The Paris Accord is not about facts or established science, which point to mild and manageable warming, not catastrophe. It doesn’t recognize the vital necessity of reliable economical energy, and vastly greater benefits versus drawbacks of fossil fuels. The Paris Accord is more about waging war against the reliable energy humans need to support their lives. Supporters say the agreement marked “the end of the era of fossil fuel” and a call for world governments “transform” and “shape” the world economy—a massive attack on freedom and prosperity, all to avoid a projected mere fraction of a degree of warming by 2100. But if the Paris Accord were really about global warming, nuclear energy would have topped the list of replacements for fossil fuels, rather than the highly unreliable, super-expensive, subsidy-sucking, growth and job killing “green” solar and wind. Yet, nuclear is not even mentioned. It is also about promoting socialism and destroying capitalism, not about solving some unsubstantiated “climate crisis,” which exists only in perpetually failed computer models. The Bolivian government put it more honestly: Echoing Pope Francis, it called for “a world without capitalism”—i.e., without liberty—rationalized as preventing “the destruction of Mother Earth and humanity.” Naomi Klein explicitly ties climate change catastrophism to the Left’s anti-capitalist crusade, calling climate science “the most powerful argument against unfettered capitalism.” Any wonder why so many dictatorships signed on?

The exact opposite of Paris is needed. As Ronald Bailey argues over at Scientific American—and, more extensively, in his book “The End of Doom: Environmental Renewal in the 21st Century,”—“To truly address climate change, responsible policy makers should select courses of action that move humanity from slow- to high-growth trajectories, especially for the poorest developing countries. This includes honest bureaucracies, the rule of law, free markets, strong property rights and democratic governance. Whatever slows down economic growth will also slow down environmental cleanup and renewal.” [https://www.scientificamerican.com/article/fast-growth-can-solve-climate-change/] The facts, evidence, and experience are demonstrably clear: the more advanced an economy, the better its environment becomes. In other words, more capitalism, not central planning, is the answer to any problems caused by climate change (natural or anthropogenic), because the kind of innovation that can combine rising prosperity with cleaner development and industrialization can only happen when people are free, rather than subservient.

Pulling out of the accord does not abdicate America’s “leadership” role in the world. It enhances it. America has never been a leader in selling out its own citizens’ rights and property—and shackling its own progress—at the behest of the greedy, the power hungry, the envious, and the resentful of the world. America’s leadership consists of being a beacon for the inalienable rights to life, liberty, property, and the pursuit of happiness—the right of individuals to live, work, and trade through voluntary consent in mutual pursuit of individual personal self-interest, which in turn made America a leader in scientific, industrial, technological, and [real] environmental progress uninhibited and undirected by central planning statists.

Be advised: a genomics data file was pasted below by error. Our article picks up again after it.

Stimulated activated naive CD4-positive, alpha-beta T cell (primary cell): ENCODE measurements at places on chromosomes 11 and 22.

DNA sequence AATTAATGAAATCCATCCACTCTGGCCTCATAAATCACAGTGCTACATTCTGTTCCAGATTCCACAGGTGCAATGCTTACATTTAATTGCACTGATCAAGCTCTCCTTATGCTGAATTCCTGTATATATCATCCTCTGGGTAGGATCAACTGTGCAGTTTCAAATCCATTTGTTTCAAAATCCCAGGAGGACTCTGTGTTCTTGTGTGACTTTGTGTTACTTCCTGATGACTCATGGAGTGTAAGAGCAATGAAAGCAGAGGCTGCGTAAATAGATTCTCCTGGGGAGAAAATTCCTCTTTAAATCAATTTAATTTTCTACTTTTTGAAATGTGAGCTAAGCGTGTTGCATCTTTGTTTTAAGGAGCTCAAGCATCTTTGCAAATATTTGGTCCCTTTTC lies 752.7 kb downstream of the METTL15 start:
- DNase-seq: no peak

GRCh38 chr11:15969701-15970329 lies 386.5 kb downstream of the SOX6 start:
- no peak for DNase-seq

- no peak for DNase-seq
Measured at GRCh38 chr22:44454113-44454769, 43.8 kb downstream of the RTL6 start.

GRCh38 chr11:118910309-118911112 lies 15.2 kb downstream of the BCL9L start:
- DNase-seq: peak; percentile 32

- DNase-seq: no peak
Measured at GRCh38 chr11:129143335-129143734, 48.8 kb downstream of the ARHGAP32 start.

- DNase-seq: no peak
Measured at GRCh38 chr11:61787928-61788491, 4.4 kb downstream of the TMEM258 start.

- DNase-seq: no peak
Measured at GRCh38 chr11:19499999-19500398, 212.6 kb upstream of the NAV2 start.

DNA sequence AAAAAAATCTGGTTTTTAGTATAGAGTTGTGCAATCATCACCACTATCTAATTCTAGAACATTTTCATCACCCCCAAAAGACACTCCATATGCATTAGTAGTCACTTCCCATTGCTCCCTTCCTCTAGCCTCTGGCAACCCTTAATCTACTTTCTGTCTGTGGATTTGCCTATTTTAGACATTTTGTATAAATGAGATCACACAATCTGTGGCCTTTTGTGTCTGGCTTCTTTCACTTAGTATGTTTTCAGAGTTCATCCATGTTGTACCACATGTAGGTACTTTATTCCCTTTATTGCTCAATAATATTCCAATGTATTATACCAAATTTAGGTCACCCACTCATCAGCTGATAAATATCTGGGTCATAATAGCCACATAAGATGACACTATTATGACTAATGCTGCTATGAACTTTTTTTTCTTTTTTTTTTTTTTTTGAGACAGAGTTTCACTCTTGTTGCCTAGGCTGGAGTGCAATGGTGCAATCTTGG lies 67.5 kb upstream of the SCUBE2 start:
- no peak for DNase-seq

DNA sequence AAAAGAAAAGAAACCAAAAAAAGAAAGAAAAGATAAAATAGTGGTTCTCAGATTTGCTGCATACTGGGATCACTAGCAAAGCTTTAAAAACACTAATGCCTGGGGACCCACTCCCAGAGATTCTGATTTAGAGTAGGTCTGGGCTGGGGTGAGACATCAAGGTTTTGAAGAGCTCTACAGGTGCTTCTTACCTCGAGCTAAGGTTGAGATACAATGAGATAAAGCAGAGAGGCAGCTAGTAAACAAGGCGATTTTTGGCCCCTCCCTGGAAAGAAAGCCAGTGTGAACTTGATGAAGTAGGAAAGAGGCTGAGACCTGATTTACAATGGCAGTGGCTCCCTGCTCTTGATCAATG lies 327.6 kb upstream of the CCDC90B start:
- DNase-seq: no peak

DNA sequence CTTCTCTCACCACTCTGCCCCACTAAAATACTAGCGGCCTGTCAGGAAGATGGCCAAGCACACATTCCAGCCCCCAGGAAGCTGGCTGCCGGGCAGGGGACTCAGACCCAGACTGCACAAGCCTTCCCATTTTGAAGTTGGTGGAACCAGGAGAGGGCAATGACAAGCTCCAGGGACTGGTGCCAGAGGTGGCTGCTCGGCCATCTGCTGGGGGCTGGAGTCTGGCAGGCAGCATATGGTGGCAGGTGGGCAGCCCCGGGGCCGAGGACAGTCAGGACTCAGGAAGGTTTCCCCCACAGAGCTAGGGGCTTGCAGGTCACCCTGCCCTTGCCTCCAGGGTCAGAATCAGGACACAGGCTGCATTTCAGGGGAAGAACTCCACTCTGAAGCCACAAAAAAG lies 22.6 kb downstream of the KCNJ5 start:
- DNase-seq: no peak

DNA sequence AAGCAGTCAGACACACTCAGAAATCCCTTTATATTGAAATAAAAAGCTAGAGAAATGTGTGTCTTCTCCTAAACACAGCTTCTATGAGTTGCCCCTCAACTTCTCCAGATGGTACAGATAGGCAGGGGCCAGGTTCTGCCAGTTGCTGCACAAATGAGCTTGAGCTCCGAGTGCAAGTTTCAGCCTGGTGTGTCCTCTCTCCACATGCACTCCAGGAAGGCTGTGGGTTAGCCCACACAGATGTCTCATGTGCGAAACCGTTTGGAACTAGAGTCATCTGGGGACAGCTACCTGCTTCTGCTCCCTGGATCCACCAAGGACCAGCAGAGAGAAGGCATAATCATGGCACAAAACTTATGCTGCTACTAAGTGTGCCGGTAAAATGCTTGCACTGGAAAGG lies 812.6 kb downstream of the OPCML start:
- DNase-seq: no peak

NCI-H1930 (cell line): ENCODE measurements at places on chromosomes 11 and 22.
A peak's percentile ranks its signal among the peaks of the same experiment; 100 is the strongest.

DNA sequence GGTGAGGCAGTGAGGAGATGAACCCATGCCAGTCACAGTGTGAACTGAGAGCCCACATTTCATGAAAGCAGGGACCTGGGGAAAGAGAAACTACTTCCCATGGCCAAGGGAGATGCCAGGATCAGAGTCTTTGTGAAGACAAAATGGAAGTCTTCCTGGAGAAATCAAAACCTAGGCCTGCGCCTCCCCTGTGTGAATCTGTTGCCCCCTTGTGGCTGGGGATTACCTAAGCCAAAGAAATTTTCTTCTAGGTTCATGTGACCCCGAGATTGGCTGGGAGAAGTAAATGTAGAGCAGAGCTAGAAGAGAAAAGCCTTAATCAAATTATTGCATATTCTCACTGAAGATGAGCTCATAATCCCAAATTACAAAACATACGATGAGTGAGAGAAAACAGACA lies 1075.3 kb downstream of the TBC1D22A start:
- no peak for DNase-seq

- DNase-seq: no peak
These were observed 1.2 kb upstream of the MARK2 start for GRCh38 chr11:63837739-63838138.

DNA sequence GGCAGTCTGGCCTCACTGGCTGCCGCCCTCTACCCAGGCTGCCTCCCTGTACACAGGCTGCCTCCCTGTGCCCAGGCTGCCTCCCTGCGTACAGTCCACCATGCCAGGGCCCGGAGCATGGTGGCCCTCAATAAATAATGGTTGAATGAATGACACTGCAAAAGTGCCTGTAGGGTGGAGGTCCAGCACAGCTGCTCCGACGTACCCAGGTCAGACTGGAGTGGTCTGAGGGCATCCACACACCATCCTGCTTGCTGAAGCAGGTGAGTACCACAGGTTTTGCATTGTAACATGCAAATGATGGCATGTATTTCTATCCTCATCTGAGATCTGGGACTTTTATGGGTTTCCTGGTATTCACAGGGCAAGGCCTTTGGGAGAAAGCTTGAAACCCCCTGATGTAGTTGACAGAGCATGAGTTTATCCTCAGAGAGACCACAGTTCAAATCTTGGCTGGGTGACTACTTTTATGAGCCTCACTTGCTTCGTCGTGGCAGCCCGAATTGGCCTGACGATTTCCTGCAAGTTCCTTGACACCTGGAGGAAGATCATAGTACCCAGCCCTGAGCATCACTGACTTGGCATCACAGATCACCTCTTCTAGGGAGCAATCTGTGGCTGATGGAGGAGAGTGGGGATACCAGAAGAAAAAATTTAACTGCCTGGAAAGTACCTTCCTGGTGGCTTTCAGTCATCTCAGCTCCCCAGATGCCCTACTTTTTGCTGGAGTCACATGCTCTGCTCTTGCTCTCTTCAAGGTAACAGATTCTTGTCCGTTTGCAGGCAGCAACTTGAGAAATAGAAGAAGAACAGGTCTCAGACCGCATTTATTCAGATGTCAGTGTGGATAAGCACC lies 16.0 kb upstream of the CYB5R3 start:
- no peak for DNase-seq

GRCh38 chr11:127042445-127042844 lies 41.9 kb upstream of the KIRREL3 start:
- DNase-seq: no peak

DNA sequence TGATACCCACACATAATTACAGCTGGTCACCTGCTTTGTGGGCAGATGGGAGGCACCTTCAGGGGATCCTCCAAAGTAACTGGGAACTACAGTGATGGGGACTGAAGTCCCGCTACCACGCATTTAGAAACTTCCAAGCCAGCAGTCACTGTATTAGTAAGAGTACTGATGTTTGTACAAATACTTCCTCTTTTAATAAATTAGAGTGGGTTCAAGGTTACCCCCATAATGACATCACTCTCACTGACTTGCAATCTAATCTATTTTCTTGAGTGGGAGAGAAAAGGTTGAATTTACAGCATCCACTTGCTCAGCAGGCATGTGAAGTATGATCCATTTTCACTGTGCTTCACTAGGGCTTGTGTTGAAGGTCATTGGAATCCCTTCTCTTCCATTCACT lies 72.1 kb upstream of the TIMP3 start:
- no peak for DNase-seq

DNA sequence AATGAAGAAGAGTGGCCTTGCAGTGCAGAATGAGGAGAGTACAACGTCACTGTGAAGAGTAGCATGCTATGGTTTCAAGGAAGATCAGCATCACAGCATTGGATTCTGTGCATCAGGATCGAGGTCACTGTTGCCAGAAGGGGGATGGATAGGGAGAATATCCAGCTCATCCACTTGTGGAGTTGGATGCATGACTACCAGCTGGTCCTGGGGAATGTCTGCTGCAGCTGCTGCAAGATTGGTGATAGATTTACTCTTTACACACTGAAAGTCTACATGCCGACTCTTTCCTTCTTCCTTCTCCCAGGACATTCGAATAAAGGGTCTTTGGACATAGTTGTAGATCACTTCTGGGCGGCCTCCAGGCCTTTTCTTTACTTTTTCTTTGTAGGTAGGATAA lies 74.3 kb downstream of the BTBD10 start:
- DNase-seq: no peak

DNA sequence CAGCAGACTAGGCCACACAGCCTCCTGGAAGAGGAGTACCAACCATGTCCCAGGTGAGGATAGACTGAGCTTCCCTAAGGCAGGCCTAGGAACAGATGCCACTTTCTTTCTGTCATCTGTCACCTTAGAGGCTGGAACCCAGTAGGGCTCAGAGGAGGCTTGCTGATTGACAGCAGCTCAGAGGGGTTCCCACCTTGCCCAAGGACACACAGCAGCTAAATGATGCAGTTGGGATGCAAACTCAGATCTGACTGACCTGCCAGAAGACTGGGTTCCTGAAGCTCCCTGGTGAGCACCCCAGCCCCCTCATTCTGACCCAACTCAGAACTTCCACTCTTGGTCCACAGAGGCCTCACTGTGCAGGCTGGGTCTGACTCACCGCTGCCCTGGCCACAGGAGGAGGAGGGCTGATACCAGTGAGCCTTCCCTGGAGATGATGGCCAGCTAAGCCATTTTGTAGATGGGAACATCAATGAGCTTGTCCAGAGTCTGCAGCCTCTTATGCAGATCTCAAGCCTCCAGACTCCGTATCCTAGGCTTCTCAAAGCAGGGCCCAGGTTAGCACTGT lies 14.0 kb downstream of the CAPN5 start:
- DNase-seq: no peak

The Paris agreement itself is an abdication of American leadership, committing the U.S. to a course of increasing statism both internally and globally, all in the name of containing carbon dioxide emissions. Control of carbon emissions means control of human beings. It’s that simple. Such grandiose central planning schemes directly contradict the Declaration of Independence, America’s Founding philosophical document. What kind of leader repudiates his nation’s own values? Is national self-immolation an example of leadership, or subjugation?

There is nothing inherently wrong about international agreements to address problems that transcend borders, so long as American involvement doesn’t come at the expense of American’s wealth, or America as a sovereign, progressive, free country. Belying the Left’s hysterical reaction, recall that Trump asked for a renegotiation of the Paris Accord, or the negotiation of a new treaty, more in America’s and its people’s interests.

But a threat to America is exactly what the Paris Climate Accord threatens to do. Trump was absolutely right, “The Paris framework is a starting point — as bad as it is — not an end point”—a start down a very dangerous road paved by Environmentalism, the religious ideology that holds Mother Nature above human well-being. For America, the Paris Accord is Obama’s Pyramid—a uselessly grandiose monument to his “legacy”; i.e., his vanity and his craving to be canonized as “a great leader,” a leadership built on the backs of productive American citizens. Paris is not about American leadership. It is about the repudiation of America. America is based on the ideal that governments are created to secure individual rights and liberty, not serve as a platform for any politician’s delusions of unearned greatness. On this issue, Kudos to Trump.

Related Reading:

Related Listening:

Bjorn Lomborg: The U.S. Was Right to Withdraw From the Paris Climate Accord [Reason Podcast]

Ayn Rand: The Monument Builders, from The Virtue of Selfishness, Parts One and Two